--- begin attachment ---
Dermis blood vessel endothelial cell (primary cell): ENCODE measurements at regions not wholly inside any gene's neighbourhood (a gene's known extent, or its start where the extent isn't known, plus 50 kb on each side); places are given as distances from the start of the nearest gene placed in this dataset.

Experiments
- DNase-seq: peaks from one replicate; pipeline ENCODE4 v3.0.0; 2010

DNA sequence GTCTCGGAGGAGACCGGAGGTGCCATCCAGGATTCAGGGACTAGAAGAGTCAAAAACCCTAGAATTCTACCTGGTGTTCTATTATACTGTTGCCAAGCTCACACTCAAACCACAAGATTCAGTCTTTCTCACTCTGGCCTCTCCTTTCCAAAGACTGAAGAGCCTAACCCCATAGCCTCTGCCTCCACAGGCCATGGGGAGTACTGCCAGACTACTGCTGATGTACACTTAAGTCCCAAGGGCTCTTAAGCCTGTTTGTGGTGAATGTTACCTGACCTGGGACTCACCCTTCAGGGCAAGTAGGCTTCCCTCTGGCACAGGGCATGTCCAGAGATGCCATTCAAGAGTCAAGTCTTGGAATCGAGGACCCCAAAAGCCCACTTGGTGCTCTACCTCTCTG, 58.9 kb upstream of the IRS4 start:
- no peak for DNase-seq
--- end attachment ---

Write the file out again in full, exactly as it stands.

Dermis blood vessel endothelial cell (primary cell): ENCODE measurements at regions not wholly inside any gene's neighbourhood (a gene's known extent, or its start where the extent isn't known, plus 50 kb on each side); places are given as distances from the start of the nearest gene placed in this dataset.

Experiments
- DNase-seq: peaks from one replicate; pipeline ENCODE4 v3.0.0; 2010

DNA sequence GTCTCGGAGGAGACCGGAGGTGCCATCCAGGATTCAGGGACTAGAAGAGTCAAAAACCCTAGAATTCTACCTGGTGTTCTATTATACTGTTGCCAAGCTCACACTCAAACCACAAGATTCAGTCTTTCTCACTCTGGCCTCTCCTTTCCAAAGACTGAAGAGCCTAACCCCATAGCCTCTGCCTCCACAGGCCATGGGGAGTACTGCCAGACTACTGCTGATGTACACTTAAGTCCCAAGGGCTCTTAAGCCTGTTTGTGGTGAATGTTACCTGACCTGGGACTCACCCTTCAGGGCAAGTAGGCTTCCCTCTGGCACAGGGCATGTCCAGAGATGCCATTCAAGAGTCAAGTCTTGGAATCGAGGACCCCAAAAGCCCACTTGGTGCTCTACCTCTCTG, 58.9 kb upstream of the IRS4 start:
- no peak for DNase-seq